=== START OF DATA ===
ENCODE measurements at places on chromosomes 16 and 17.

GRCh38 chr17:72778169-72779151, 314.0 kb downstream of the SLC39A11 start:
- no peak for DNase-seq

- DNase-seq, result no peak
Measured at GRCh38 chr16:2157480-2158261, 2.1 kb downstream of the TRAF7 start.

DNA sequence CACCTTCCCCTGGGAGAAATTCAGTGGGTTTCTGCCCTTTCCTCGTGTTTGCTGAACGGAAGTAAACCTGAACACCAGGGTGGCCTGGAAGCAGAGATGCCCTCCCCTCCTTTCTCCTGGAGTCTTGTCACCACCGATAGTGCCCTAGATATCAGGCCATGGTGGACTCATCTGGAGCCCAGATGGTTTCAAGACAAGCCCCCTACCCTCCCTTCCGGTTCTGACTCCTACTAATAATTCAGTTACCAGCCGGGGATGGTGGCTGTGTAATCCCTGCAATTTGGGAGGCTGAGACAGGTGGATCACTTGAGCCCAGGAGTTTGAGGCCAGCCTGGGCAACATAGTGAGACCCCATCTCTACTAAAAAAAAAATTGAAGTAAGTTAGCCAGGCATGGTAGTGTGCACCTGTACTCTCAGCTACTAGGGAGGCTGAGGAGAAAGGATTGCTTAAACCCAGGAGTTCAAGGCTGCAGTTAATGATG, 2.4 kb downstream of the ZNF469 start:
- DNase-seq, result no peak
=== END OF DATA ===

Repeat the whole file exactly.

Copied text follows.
ENCODE measurements at places on chromosomes 16 and 17.

GRCh38 chr17:72778169-72779151, 314.0 kb downstream of the SLC39A11 start:
- no peak for DNase-seq

- DNase-seq, result no peak
Measured at GRCh38 chr16:2157480-2158261, 2.1 kb downstream of the TRAF7 start.

DNA sequence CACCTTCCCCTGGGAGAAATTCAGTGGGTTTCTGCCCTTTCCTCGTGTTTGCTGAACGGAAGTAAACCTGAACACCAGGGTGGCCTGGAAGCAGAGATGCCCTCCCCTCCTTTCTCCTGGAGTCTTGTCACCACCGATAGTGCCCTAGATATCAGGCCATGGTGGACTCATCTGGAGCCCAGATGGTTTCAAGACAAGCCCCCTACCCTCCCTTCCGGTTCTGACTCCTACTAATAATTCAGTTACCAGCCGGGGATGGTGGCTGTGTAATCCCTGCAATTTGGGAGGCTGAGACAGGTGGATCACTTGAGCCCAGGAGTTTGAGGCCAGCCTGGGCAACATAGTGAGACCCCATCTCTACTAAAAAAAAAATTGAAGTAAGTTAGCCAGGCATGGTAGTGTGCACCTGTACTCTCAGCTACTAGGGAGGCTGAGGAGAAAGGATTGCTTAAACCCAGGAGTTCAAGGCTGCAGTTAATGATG, 2.4 kb downstream of the ZNF469 start:
- DNase-seq, result no peak